A few weeks ago Keith Daniel, a Minneapolis firefighter who’d injured his ankle on the job, received a $500,000 jury verdict against the Fire Department. Because of the injury, he needed to wear special tennis shoes most of the time to avoid painful swelling of his feet, but he could wear regular boots or other required footwear when on a rescue or fire-fighting run. The Fire Department, however, insisted that he wear regulation footwear all the time. For employment lawyers this case would have been an open and shut blatant violation of the Minnesota Human Rights Act for failure to accommodate a minor disability, but a thirty-year old decision from the Minnesota Supreme Court stood in the way.
Under a case called Karst v. F.C. Hayer Co., if a person required reasonable accommodation at work after an injury at home, the employer would have to allow it. But if the injury occurred at work, and the employee had received Workers Compensation, no accommodation was required. To be clear, the employee would not be seeking double recovery. Medical expenses and lost wages paid for by Workers Compensation would not be the basis for a claim, only lost wages and other harm caused by a subsequent failure to accommodate. No matter, said the Karst court. The Workers’ Compensation Act provided a completely exclusive remedy.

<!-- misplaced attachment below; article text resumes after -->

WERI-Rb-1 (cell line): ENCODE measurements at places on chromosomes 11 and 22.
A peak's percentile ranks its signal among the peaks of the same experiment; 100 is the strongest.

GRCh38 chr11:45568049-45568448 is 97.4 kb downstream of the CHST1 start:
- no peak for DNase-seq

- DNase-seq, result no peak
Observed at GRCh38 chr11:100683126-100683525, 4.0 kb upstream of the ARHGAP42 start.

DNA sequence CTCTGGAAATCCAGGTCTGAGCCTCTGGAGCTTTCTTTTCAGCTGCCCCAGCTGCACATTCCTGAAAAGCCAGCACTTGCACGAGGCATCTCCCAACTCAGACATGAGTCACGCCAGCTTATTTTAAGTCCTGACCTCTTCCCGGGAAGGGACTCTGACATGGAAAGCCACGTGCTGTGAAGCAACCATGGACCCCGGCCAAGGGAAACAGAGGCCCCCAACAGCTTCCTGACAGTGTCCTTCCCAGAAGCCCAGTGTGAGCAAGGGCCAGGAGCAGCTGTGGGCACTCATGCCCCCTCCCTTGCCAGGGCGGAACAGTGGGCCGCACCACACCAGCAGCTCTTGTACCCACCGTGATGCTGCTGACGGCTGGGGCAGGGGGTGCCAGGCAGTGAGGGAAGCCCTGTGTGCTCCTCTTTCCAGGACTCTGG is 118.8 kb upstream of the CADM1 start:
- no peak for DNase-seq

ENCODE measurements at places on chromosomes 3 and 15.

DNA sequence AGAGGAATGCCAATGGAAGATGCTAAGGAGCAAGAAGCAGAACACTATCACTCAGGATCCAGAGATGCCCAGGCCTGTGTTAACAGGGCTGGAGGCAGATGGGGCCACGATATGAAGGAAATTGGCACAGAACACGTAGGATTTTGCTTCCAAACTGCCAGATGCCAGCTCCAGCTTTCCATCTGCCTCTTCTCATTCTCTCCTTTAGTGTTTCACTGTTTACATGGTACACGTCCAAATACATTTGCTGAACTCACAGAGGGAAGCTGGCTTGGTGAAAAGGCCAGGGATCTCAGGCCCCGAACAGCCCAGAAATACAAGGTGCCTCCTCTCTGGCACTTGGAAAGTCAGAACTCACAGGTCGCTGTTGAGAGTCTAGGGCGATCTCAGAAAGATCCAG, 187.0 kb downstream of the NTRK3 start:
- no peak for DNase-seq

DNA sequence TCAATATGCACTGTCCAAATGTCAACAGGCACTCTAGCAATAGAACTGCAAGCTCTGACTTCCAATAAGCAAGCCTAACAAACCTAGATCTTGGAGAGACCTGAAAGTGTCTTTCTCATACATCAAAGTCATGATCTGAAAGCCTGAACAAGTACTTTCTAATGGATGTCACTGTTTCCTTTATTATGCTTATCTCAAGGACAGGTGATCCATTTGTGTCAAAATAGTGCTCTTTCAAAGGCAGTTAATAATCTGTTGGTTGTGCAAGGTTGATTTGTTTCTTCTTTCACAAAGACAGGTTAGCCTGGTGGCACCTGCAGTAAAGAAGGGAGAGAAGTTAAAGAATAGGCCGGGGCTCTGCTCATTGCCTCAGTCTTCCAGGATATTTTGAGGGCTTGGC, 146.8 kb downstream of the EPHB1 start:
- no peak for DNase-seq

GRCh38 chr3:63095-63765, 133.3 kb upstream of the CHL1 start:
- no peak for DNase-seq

To win his case, Mr. Daniel had to get the Minnesota Supreme Court to reverse its decision in Karst, which it did this February, after the case was ably argued by Mr. Daniel’s lawyer, Joshua Williams. The Court held that claims under the Minnesota Human Rights Act and The Workers’ Compensation Act could “coexist.” The Human Rights Act “exists to protect an employee’s civil rights; it provides the exclusive remedy for discrimination injuries caused by any employer conduct that the statute defines as ‘unfair.’ The Workers’ Compensation Act, by contrast, provides the exclusive remedy for financial and medical losses arising from a work-related ‘personal injury.’”
And so Mr. Daniel was allowed to take his case before a jury, which found resoundingly in his favor. It didn’t hurt that the evidence showed wearing tennis shoes in the firehouse was no big deal. In fact, the captain in charge of Mr. Daniel’s firehouse wore them all the time. Mr. Daniel, however, had been forced to retire. Now the law allows a remedy for such injustice.